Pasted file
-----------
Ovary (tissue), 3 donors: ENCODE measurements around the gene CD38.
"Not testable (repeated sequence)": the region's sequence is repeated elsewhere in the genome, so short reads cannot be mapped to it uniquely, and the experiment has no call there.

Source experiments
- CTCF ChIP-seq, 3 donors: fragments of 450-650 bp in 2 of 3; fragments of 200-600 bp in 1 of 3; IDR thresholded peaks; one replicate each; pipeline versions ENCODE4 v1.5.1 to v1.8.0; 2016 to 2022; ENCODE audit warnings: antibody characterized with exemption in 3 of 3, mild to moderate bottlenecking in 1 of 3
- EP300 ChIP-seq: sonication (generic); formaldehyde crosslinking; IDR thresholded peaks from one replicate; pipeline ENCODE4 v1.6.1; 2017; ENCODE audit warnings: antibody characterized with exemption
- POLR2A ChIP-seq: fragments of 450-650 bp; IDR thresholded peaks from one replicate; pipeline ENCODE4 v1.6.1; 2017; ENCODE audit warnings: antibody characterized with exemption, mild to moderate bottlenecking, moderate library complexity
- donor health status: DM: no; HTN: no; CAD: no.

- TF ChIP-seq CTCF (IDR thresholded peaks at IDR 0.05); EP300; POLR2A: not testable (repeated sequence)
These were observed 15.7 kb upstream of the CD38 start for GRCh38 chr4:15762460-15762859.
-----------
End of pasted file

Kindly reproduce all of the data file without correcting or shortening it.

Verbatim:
Ovary (tissue), 3 donors: ENCODE measurements around the gene CD38.
"Not testable (repeated sequence)": the region's sequence is repeated elsewhere in the genome, so short reads cannot be mapped to it uniquely, and the experiment has no call there.

Source experiments
- CTCF ChIP-seq, 3 donors: fragments of 450-650 bp in 2 of 3; fragments of 200-600 bp in 1 of 3; IDR thresholded peaks; one replicate each; pipeline versions ENCODE4 v1.5.1 to v1.8.0; 2016 to 2022; ENCODE audit warnings: antibody characterized with exemption in 3 of 3, mild to moderate bottlenecking in 1 of 3
- EP300 ChIP-seq: sonication (generic); formaldehyde crosslinking; IDR thresholded peaks from one replicate; pipeline ENCODE4 v1.6.1; 2017; ENCODE audit warnings: antibody characterized with exemption
- POLR2A ChIP-seq: fragments of 450-650 bp; IDR thresholded peaks from one replicate; pipeline ENCODE4 v1.6.1; 2017; ENCODE audit warnings: antibody characterized with exemption, mild to moderate bottlenecking, moderate library complexity
- donor health status: DM: no; HTN: no; CAD: no.

- TF ChIP-seq CTCF (IDR thresholded peaks at IDR 0.05); EP300; POLR2A: not testable (repeated sequence)
These were observed 15.7 kb upstream of the CD38 start for GRCh38 chr4:15762460-15762859.